Guidelines Nri

Property Investment Guidelines to Non Resident Indians

The Foreign Exchange Management Act, 1999 (FEMA) regulates the purchase of properties by Non-Resident Indians (NRI), Persons of Indian Origin (PIO), and foreign citizens.

The buyer must ensure that the land on which the purchase property is built is not agricultural land or plantation property, as these types of land can only be purchased by an agriculturist who is an Indian citizen.

An Indian citizen resident outside India or a PIO does not require any special permission to buy immovable property in India. However, no payment of the purchase price can be made in foreign currency. The buyer make the purchase in rupees through funds received in India through normal banking channels, or funds maintained in any non-resident account under FEMA and RBI regulations. There are also no restrictions on the number of immovable properties an NRI or a PIO may purchase for either residential or commercial purposes.

A foreign national resident outside India cannot buy immovable property in India. However, foreign nationals who are resident in India (and who are not citizens of Pakistan, Bangladesh, Sri Lanka, Afghanistan, China, Iran, Nepal, or Bhutan) can purchase immovable property in India without any special approval from the RBI. However such buyers should check with their lawyers before buying any property as they might require approvals from other authorities such as the State Government, etc.

For more information, please visit www.rbi.org.in

An NRI or PIO may repatriate the proceeds from the sale of immovable property in India on the following conditions:

  • The property was purchased by the NRI/PIO in accordance with the provisions of FEMA in force at the time of the purchase
  • The amount repatriated should not exceed the amount paid for the property if the property was acquired in foreign exchange remitted through normal banking channels or out of funds held in an FCNR (B) account.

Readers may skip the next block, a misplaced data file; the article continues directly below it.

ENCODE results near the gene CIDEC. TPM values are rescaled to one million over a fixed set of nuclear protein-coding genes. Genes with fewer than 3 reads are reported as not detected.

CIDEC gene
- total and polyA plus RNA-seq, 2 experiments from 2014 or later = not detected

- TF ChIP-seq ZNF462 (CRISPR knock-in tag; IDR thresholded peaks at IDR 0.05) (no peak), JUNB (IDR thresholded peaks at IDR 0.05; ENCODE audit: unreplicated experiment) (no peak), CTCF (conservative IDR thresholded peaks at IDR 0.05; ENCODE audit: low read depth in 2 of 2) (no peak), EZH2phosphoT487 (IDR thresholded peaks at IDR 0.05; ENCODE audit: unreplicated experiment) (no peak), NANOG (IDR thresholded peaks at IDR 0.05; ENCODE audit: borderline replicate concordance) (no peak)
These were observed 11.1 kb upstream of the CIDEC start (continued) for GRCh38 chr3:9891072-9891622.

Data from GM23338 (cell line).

In the following circumstances, the NRI/PIO may repatriate a maximum of USD one million per financial year:

  • Out of the balances held in the NRO account if the property was purchased out of rupee sources.
  • If the property was acquired by way of gift, the sale proceeds must be credited to an NRO account, and thereafter may be repatriated.
  • If the property was inherited from a person resident in India, it may be repatriated on production of documentary evidence proving inheritance, an undertaking by the NRI/PIO, and a certificate by a Chartered Accountant in the formats prescribed by the Central Board of Direct Taxes.

In case of residential property, repatriation of sale proceeds is restricted to not more than two such properties.

A foreign national may repatriate sale proceeds even if the property was inherited from a person outside India. However, prior approval of the RBI must be obtained.

Capital Gain is applicable when:

The sold property has been withheld by a person for a period of more than three years from the date of purchase / possession.

The sale proceeds are invested in a residential property which is bought one year before the sale of property or two years after the sale of first property.

The new property is bought after the sale of the first property. Capital Gain Taxes are saved by investing the sale proceeds in Capital Gain Bonds.

When a property is withheld by a person for more than three years, it results in long term capital gain on sale of that property, on which capital gain tax can be saved by investing that money in a residential property. 20% of capital gain has to be paid as tax if the money is not invested in residential property or Capital Gain Bonds.

When a property is withheld by a person for less than three years, it results in short-term capital gain on which tax cannot be saved. Capital gain is added to the income of a person and tax is calculated as per income tax slab rates.

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